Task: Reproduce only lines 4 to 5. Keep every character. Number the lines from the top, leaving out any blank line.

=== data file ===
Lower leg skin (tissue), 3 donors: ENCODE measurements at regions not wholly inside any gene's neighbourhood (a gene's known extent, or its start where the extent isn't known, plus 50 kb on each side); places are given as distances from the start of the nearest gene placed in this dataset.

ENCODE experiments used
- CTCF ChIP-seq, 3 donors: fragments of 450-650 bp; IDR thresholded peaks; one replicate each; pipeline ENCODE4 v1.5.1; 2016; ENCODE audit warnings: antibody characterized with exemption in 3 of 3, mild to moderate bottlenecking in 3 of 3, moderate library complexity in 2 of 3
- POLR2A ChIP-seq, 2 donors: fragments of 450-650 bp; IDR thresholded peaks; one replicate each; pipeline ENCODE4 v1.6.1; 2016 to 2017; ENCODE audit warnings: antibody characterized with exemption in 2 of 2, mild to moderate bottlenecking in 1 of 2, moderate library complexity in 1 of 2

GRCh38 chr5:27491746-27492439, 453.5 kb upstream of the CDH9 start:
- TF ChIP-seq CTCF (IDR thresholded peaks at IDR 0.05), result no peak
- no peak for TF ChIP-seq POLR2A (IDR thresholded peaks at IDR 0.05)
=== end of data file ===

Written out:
- POLR2A ChIP-seq, 2 donors: fragments of 450-650 bp; IDR thresholded peaks; one replicate each; pipeline ENCODE4 v1.6.1; 2016 to 2017; ENCODE audit warnings: antibody characterized with exemption in 2 of 2, mild to moderate bottlenecking in 1 of 2, moderate library complexity in 1 of 2

GRCh38 chr5:27491746-27492439, 453.5 kb upstream of the CDH9 start: